Densities climbing/ color going haywire

Discussion in 'Komori Printing Presses' started by simon700, Feb 21, 2017.

  1. simon700

    simon700 Member

    Joined:
    Apr 2011
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    Location:
    NEPA, USA
    I've been running an L5-28 + coat (circa 2007 I think) for about 4 years. (former Harris, Heidelberg, MAN-Roland, Mitsu guy). When I first got to this shop, they were having all kinds of problems, as this was their first "big" press. (28" 'Big' ha-ha) Any way, we got all of the major problems sorted out, and life was good for a couple of years. This past month I've had all kinds of problems holding color. In the morning (press cold) I have to push a lot of ink. By mid day I am cutting ink and upping water. Always been, that's OK, but now when I am several hundred sheets into a run, the colors all climb (more so Cyan & Mag) and behave erratically. Nothing has been changed as far as my consumables (ink paper fount solution etc) Dumping fountain solution seemed to help a little. I can't think of anything that has changed. Chiller is working OK. Anyone have advice or clues?
     
  2. aqazi81

    aqazi81 Senior Member

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    KARACHI PAKISTAN
    Check your rollers condition, if they are glazed or you see calcium build up. Also check your copper rollers for any oxidization.
     
  3. mantman

    mantman Senior Member

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    Greece
    You could try taking off rollers for a good scrub to take off any residues of wash/calcium and set them again, how long are the rollers on the press perhaps its time to change them
     
  4. simon700

    simon700 Member

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    Location:
    NEPA, USA
    Update: I spoke with other pressman there today (4c GTO) and he has noticed the same issues, mostly on Mag he said. I checked fountain solution pH (unfortunately no conductivity meter) and it read 4.5. When everything was in its "Happy place" about a year and a half ago pH was 3.5. I know this because we changed plate manufacturers at that time and a tech came out and measured everything. I have his report. I also made a fresh batch and that tested 4.5 in the bucket. We use municipal tap water, and that may be the culprit, or maybe the fountain solution. I seem to remember opening a new 5gallon kit around a month ago. I spoke to solution rep today, he suggested calcium also, but that doesn't seem to fit. Problem is on all stocks, coated and uncoated and I have not seen anything on rollers. We usually only wash-up on Fridays, and problem is the same in the beginning of the week as at the end. I had calcium issues in other shops and this doesn't look like that.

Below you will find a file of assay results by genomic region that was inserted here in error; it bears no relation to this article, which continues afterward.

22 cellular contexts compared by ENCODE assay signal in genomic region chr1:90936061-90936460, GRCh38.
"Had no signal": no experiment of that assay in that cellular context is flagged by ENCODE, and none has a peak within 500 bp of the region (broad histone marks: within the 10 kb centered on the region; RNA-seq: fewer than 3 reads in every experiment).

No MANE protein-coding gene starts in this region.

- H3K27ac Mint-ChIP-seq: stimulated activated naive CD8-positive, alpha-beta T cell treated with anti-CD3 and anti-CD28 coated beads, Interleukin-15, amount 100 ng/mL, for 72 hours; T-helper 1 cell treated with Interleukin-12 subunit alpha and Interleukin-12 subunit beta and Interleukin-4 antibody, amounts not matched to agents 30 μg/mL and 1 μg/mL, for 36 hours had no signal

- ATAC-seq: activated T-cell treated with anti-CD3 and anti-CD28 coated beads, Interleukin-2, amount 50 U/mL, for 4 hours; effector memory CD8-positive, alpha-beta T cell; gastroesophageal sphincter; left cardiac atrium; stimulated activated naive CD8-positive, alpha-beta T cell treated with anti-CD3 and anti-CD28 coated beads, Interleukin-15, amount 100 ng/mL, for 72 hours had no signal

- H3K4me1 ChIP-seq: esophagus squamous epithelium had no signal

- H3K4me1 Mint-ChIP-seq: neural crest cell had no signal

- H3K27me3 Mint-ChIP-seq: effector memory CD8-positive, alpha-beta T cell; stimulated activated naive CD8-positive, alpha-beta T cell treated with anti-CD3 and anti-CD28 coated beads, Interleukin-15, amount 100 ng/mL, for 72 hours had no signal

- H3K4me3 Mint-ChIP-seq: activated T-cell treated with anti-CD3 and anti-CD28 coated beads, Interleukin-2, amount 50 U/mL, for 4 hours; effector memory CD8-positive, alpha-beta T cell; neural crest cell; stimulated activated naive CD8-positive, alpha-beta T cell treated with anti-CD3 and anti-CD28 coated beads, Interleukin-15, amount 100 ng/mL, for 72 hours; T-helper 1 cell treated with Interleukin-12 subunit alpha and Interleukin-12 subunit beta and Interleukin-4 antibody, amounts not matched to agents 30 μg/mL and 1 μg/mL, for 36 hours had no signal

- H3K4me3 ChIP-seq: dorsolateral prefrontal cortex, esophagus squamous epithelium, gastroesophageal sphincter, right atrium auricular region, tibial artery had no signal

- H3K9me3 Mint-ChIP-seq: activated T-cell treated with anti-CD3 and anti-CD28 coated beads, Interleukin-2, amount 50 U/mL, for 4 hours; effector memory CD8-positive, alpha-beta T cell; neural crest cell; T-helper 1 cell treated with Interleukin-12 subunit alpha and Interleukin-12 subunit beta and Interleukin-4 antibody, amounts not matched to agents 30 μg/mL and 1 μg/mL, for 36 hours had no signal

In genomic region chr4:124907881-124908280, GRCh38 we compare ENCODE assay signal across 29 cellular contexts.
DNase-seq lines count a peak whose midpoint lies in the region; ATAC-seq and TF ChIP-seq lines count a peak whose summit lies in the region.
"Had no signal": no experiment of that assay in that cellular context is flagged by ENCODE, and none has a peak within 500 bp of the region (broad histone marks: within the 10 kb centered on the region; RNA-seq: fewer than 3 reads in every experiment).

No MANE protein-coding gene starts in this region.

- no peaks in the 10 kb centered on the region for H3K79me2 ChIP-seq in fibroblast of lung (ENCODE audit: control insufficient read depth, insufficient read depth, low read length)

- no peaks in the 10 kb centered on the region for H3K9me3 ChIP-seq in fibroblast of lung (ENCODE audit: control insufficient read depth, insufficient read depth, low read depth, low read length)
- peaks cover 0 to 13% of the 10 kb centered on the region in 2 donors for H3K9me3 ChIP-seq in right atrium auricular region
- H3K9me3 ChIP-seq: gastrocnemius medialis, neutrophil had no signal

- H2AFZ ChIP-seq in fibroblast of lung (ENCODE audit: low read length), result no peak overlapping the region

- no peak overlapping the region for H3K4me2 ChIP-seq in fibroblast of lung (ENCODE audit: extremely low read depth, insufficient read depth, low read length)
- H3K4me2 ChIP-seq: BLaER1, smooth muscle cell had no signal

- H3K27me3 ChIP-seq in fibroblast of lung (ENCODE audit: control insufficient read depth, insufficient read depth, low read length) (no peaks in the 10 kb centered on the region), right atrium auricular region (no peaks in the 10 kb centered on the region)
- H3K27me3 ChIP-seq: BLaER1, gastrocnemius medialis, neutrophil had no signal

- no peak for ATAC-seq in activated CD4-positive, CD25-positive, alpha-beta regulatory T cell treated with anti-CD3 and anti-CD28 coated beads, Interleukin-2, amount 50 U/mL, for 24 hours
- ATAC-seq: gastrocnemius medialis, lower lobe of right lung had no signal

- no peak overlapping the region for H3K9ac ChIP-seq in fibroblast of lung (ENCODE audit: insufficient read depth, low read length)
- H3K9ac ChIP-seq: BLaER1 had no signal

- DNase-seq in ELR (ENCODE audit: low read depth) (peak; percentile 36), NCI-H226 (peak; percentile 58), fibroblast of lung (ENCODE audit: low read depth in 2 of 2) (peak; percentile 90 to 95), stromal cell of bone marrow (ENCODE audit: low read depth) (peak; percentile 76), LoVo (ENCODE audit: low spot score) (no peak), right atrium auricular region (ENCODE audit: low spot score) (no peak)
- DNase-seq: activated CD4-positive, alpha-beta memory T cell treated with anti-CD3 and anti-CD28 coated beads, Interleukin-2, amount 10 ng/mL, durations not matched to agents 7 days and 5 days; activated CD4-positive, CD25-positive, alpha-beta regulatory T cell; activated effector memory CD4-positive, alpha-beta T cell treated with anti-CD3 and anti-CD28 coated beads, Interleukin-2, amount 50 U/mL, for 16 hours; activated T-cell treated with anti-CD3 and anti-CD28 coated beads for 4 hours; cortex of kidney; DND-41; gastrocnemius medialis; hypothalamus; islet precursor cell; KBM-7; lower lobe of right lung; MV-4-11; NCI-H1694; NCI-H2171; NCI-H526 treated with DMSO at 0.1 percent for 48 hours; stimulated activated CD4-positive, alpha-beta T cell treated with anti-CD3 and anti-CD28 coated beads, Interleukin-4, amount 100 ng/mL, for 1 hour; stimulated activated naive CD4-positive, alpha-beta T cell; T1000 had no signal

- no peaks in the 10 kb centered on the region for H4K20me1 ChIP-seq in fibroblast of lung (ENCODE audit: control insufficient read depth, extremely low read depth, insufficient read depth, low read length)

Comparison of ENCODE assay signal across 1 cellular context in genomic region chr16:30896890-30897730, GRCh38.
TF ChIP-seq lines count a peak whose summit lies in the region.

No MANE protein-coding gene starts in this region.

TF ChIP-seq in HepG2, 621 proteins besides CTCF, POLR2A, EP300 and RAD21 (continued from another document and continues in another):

5. aqazi81

    aqazi81 Senior Member

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    3.5 is too low. 4.5 to 5.5 is what required.
    As you say you only wash up on weekends so your rollers may not be in good condition now. Remove the rollers from press, as mantman suggested and scrub. Check roller sizes and any cracks or swelling, replace if needed.
    Finally set the rollers precisely.
    In my opinion, conductivity is more relative these days then measuring pH because most of the fountain solutions these days are buffered.
    Hope this helps.
     
  6. sp102

    sp102 New Member

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    Location:
    NORTHEAST U.S.
    MAINTAIN SPEED make ready at speed you plan on running keep ratios around 130 both water and ink
     

  7. turbotom1052

    turbotom1052 Senior Member

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    Vermont
    modern fountain solutions are buffered to run within a very narrow ph window. Id suggest that you try mixing a batch with the minimum recommended dosage set by the fountain solution manufacturer. Then use a conductivity meter to measure conductivity to a starting point of about 800 to 1000 above the measurement of the untreated water from your source. For example.... your tap water measure 200. You mix solution to get it reading between 1000 to 1200. Before doing this I would create a log over the course of a week, taking multiple readings per day, to determine if the water from your tap is consistent. Very often this is NOT the case. I consider a conductivity meter a MUST in any modern pressroom. Ph is not a reliable pressroom measurement once you've established your proper mixing dosage, and even then it can be misleading. If your press is equipped with a doser then I would also verify that the doser settings are accurate.It should also be noted that your measurements should be done BEFORE adding any isopropyl or alcohol substitutes as alcohol subs tend to skew the readings.